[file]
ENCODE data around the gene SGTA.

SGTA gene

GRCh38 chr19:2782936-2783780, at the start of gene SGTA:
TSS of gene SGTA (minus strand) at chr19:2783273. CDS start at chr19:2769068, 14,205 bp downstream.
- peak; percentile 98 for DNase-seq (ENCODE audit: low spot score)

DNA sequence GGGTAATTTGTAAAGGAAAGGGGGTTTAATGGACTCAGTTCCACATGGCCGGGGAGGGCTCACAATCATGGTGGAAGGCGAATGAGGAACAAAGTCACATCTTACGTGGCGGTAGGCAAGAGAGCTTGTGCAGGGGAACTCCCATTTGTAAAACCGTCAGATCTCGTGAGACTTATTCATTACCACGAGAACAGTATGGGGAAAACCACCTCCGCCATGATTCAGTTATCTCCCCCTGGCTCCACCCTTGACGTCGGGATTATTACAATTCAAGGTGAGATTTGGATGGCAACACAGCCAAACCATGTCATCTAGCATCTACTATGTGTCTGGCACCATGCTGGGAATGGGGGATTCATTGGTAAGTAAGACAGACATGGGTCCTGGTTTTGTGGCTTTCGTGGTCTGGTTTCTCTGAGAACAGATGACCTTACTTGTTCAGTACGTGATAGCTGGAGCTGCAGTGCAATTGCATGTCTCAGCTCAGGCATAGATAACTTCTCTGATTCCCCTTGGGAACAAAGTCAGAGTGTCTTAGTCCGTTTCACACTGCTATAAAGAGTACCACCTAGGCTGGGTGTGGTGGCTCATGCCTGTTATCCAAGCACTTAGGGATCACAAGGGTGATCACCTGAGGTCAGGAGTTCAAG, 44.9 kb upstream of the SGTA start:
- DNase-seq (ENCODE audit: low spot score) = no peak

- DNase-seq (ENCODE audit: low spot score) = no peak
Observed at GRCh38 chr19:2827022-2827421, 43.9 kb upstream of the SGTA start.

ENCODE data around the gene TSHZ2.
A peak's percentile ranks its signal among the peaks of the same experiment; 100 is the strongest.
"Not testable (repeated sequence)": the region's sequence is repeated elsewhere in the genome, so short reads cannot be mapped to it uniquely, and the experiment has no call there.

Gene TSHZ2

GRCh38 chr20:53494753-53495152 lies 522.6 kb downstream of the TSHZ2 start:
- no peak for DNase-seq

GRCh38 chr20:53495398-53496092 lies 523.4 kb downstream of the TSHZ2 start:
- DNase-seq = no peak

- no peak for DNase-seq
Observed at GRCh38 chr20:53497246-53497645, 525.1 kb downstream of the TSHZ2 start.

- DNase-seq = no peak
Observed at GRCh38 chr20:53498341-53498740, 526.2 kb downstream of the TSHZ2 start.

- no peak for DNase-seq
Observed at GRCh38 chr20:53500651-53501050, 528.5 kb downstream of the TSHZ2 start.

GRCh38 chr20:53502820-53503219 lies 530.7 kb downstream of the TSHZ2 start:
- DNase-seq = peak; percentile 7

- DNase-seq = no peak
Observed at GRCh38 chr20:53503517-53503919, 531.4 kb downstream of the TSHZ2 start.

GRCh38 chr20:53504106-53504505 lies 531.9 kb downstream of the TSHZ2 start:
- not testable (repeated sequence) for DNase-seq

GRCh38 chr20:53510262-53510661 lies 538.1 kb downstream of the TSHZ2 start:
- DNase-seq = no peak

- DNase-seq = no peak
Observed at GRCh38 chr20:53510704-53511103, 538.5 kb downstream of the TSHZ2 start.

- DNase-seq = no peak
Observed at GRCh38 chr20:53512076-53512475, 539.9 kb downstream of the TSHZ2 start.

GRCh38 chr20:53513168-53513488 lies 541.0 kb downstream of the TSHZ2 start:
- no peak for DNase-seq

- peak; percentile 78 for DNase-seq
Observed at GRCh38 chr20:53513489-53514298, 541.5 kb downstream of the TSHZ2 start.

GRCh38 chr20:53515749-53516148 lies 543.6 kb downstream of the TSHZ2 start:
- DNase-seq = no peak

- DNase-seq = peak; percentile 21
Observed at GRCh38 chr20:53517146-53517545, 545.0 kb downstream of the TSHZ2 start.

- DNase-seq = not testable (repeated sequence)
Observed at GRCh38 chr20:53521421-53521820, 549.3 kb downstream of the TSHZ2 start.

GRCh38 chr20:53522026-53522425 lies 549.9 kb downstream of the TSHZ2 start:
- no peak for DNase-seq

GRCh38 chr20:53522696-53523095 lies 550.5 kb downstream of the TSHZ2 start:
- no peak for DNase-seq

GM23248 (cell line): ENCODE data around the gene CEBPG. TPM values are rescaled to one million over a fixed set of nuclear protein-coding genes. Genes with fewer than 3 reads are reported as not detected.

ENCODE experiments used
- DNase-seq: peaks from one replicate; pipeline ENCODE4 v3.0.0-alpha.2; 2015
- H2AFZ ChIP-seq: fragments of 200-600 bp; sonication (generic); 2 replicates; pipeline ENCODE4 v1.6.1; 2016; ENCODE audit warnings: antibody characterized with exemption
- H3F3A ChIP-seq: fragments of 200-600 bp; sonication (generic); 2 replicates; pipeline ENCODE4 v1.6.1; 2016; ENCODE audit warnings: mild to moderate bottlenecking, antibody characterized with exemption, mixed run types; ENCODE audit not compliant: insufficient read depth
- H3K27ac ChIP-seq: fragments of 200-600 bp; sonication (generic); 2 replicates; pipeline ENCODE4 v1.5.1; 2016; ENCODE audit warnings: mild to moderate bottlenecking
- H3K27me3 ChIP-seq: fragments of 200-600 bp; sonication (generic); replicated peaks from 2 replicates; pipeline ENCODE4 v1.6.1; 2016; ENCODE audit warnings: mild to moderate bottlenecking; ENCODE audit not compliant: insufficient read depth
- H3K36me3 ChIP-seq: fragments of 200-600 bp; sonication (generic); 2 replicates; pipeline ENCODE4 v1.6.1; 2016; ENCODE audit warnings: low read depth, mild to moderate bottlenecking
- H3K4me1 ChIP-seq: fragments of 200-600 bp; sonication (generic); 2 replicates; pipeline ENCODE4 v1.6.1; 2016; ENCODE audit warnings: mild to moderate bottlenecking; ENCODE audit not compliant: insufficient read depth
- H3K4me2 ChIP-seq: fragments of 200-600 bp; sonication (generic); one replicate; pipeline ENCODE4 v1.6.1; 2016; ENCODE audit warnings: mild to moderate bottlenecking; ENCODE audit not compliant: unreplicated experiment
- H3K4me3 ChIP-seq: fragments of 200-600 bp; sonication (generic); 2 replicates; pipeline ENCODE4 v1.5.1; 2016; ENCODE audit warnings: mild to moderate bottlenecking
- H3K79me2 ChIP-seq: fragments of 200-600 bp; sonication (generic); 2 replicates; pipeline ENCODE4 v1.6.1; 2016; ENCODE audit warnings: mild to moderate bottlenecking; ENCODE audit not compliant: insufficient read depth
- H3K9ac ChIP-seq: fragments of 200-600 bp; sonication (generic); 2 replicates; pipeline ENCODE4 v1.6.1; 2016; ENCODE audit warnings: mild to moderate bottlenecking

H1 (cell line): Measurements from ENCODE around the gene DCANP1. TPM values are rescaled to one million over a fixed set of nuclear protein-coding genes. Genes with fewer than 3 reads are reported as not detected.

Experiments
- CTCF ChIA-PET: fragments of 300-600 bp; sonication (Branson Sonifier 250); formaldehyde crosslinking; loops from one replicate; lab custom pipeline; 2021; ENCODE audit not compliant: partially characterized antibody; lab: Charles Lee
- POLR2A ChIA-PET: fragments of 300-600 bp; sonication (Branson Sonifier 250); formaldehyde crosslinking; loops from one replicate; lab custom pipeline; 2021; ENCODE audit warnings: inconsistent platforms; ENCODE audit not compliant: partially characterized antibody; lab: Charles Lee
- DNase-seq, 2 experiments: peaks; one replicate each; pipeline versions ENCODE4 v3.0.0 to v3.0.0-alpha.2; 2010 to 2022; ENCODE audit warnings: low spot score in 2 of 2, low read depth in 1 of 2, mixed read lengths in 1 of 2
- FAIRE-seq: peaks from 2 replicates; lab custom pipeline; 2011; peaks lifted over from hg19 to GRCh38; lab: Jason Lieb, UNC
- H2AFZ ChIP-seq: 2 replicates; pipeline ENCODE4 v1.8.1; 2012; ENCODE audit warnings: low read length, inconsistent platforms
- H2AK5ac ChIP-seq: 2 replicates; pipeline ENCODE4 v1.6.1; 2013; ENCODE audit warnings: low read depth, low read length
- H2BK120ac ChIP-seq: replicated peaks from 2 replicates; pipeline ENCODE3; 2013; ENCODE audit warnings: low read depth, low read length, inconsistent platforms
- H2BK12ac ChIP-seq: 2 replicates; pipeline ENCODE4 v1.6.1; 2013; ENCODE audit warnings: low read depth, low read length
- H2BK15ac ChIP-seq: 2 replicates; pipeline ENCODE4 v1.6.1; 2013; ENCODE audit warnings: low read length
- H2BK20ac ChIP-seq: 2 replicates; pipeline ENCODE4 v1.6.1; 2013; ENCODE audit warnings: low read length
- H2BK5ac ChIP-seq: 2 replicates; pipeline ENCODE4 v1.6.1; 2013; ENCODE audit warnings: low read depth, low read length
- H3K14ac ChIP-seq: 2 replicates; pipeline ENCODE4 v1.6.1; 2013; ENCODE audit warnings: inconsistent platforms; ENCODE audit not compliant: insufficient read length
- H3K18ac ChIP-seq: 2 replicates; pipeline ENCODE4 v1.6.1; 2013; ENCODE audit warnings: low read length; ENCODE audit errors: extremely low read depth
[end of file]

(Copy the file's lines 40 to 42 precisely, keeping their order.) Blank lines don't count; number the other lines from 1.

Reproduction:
GRCh38 chr20:53515749-53516148 lies 543.6 kb downstream of the TSHZ2 start:
- DNase-seq = no peak

- DNase-seq = peak; percentile 21